What is a Lifetime ISA?
The Lifetime ISA - or LISA - was introduced in 2017 to help people under 40 save to buy their first home or save for later life.
To open a LISA, you have to be between 18-39 and have opened the account before your 40th birthday. You must also be a UK resident, or be in the diplomatic service, or the spouse or civil partner of someone in the diplomatic service.
You can currently put in up to £4,000 each year until you turn 50. The government will also add a 25% bonus to whatever you put into the account, up to £1,000 per year. The current Lifetime ISA limit of £4,000 contributes to your annual ISA limit. You can also hold cash or stocks and shares in your Lifetime ISA, or a combination of both.
When you turn 50, you stop paying into the Lifetime ISA and stop earning the government bonus. But you can also keep the Lifetime ISA open, carrying on earning interest and any investment returns.
You're allowed to take money out of your Lifetime ISA if you're:
- buying your first home - you have to live in the property, so you can't buy to let
- aged 60 or over
- terminally ill, and only have 12 months or less to live
If you take out money for any other reason, you'll have to pay a 25% charge for the amount you want to withdraw.
This charge recovers the government bonus and applies an extra charge to the original savings. So if you're thinking about using a Lifetime ISA as a short-term savings option, you could get back less than you paid in.
Withdrawal charge example
If you paid £800 into your Lifetime ISA over a year, the government bonus would be £200 to give you a total of £1,000. But if you withdrew the full £1,000 from the Lifetime ISA, there would be a withdrawal charge (25%) of £250. So you'd end up only getting £750.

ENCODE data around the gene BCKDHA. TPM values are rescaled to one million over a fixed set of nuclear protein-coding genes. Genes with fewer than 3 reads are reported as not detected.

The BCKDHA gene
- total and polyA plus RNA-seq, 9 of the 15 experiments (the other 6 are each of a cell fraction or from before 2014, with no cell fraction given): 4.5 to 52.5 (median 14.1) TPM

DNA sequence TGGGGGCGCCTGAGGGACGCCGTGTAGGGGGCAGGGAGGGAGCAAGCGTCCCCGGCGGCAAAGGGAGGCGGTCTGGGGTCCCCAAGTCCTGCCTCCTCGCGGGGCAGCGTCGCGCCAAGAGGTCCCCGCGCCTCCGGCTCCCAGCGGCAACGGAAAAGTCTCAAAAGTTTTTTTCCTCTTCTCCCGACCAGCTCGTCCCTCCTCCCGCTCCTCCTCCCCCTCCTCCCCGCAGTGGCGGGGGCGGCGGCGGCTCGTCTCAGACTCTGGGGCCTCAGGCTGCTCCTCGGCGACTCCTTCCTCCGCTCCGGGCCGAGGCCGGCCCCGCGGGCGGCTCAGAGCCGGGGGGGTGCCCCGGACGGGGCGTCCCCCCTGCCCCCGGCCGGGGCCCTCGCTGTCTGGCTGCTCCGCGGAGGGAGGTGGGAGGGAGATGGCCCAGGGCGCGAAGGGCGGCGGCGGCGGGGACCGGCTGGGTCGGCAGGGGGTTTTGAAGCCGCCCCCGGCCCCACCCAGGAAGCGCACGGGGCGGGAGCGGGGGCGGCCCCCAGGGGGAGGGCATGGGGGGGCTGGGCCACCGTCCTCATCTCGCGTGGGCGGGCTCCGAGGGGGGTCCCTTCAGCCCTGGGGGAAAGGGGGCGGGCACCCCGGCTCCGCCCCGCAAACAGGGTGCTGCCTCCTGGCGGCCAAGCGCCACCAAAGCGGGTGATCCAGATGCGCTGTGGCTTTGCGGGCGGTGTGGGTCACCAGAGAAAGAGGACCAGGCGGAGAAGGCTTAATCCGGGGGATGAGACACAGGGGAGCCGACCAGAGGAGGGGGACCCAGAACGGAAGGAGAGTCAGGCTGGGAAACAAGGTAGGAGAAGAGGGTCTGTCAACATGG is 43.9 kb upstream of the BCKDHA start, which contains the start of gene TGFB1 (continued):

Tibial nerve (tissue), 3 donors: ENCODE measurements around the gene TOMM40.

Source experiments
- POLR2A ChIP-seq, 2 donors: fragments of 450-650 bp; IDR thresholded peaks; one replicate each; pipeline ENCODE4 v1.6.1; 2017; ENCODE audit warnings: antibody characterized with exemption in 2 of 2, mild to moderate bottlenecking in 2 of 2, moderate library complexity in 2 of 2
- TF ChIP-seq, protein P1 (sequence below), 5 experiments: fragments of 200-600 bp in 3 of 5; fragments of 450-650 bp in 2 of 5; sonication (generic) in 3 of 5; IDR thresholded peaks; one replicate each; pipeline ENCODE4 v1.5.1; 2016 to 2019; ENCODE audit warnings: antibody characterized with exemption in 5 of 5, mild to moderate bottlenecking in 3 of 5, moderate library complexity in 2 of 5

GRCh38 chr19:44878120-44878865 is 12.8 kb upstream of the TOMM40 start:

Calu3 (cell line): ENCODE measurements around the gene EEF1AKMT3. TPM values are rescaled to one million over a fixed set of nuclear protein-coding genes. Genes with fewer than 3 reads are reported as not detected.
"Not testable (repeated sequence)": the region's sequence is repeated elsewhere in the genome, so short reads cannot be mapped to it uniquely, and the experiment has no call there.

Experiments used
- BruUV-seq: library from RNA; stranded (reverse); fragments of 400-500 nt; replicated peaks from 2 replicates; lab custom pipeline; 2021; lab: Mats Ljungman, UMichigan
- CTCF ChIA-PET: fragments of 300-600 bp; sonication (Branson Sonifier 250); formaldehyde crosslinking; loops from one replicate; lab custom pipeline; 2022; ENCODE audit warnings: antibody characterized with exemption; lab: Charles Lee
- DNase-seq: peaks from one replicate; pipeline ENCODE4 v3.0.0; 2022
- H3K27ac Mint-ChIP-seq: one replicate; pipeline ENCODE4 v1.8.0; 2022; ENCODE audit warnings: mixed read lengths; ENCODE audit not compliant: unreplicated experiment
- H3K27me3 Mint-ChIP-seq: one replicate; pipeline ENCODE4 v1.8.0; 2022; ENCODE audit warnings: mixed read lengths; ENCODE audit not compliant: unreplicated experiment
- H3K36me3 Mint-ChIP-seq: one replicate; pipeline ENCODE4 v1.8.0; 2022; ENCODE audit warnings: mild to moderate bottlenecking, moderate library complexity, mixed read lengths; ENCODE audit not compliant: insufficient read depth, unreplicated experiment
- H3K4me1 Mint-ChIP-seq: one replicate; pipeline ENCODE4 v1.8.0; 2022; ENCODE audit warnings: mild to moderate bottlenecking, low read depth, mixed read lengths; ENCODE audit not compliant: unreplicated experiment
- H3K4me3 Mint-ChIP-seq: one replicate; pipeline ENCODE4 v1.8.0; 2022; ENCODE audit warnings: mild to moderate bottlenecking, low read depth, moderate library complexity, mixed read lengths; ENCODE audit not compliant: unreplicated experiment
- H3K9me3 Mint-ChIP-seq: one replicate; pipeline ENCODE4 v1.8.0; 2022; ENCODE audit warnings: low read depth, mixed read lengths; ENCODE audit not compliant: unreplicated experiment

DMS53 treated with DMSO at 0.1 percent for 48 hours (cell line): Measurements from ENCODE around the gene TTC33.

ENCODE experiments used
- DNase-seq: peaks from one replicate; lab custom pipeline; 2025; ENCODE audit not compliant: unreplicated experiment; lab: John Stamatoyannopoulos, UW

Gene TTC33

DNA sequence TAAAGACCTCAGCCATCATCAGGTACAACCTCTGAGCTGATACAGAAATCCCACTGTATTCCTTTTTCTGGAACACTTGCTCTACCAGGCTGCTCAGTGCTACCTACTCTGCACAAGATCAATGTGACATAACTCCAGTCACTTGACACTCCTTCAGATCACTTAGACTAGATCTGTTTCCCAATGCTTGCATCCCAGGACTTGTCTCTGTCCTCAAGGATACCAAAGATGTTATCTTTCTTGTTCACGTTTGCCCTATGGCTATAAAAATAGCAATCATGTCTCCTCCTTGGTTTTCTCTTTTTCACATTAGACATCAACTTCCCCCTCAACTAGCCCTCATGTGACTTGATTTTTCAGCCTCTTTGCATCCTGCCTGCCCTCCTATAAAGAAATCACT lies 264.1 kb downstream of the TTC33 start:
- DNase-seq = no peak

The withdrawal charge will still apply even if you haven't received your first bonus.
Buying your first home
If you're planning to buy your first home, you can use a Lifetime ISA to save for it. But there are some conditions for this, and all of these must apply to the purchase:
- the property has to cost £450,000 or less
- you must buy the property after the Lifetime ISA has been open for 12 months at least
- you must use a conveyancer or solicitor to act for you in the purchase - the Lifetime ISA provider will pay the funds directly to them
- you have to buy with a mortgage
- you can't already own a property or have a legal interest in a property (such as being a beneficiary of a trust that includes property)
If you're buying with someone else and they also have a Lifetime ISA, they can use theirs too - as long as you both meet all the conditions.
If you have a Help to Buy ISA you can also have a Lifetime ISA. But you can only use the government bonus from one ISA to buy your first home. You can also transfer money between the two, but transferring money from a Lifetime ISA to a Help to Buy ISA will incur the 25% withdrawal charge.
Saving for later life
From when you turn 60 onwards, you can take out your Lifetime ISA savings in full, including your bonuses. But if you withdraw or transfer money from your Lifetime ISA to another ISA before you turn 60, you'll have to pay the 25% withdrawal fee.
Your Lifetime ISA ends when you die. At that point, there'll be no charge to withdraw funds or assets from the account. It'll also be made available to your estate.
Types of complaints we see
Most of the complaints we get from consumers relate to:
- administration - including delays in opening Lifetime ISAs and transferring money in and out of them
- misunderstandings of the rules - such as not realising that a Lifetime ISA has to be open for 12 months to be used for buying a property, or there being a maximum limit for a property's cost.
How to complain
Talk to your provider first. They need to have time in order to put things right. The business has up to eight weeks to give you their final decision. If you're unhappy with their decision, or if they don't respond, you can then come to us with your complaint.
Find out more about how to complain.
Putting things right
If we decide to uphold your complaint, we'll get the business to put things right. This might include paying compensation or repaying any charges made before the issue occurred.
Customer loses bonus from Lifetime ISA when they cashed it in
Unexpected withdrawal charge from transferring money to different ISA types
Consumer complains that online banking wasn't clear enough for opening a Lifetime ISA
Consumer complains on missed bonuses because of delay to opening account